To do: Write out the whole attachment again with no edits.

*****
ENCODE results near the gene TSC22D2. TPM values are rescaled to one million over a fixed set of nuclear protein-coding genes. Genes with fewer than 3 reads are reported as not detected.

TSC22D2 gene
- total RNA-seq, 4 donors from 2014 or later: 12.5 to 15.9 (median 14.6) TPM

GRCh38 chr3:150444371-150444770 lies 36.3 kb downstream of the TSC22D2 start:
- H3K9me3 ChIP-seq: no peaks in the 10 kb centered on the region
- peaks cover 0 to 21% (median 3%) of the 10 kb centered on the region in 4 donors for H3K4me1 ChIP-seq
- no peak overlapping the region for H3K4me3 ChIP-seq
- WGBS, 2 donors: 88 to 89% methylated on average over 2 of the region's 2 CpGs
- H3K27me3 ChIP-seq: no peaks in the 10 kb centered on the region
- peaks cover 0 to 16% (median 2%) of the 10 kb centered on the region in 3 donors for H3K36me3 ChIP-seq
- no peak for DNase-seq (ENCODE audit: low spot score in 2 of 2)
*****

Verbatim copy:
ENCODE results near the gene TSC22D2. TPM values are rescaled to one million over a fixed set of nuclear protein-coding genes. Genes with fewer than 3 reads are reported as not detected.

TSC22D2 gene
- total RNA-seq, 4 donors from 2014 or later: 12.5 to 15.9 (median 14.6) TPM

GRCh38 chr3:150444371-150444770 lies 36.3 kb downstream of the TSC22D2 start:
- H3K9me3 ChIP-seq: no peaks in the 10 kb centered on the region
- peaks cover 0 to 21% (median 3%) of the 10 kb centered on the region in 4 donors for H3K4me1 ChIP-seq
- no peak overlapping the region for H3K4me3 ChIP-seq
- WGBS, 2 donors: 88 to 89% methylated on average over 2 of the region's 2 CpGs
- H3K27me3 ChIP-seq: no peaks in the 10 kb centered on the region
- peaks cover 0 to 16% (median 2%) of the 10 kb centered on the region in 3 donors for H3K36me3 ChIP-seq
- no peak for DNase-seq (ENCODE audit: low spot score in 2 of 2)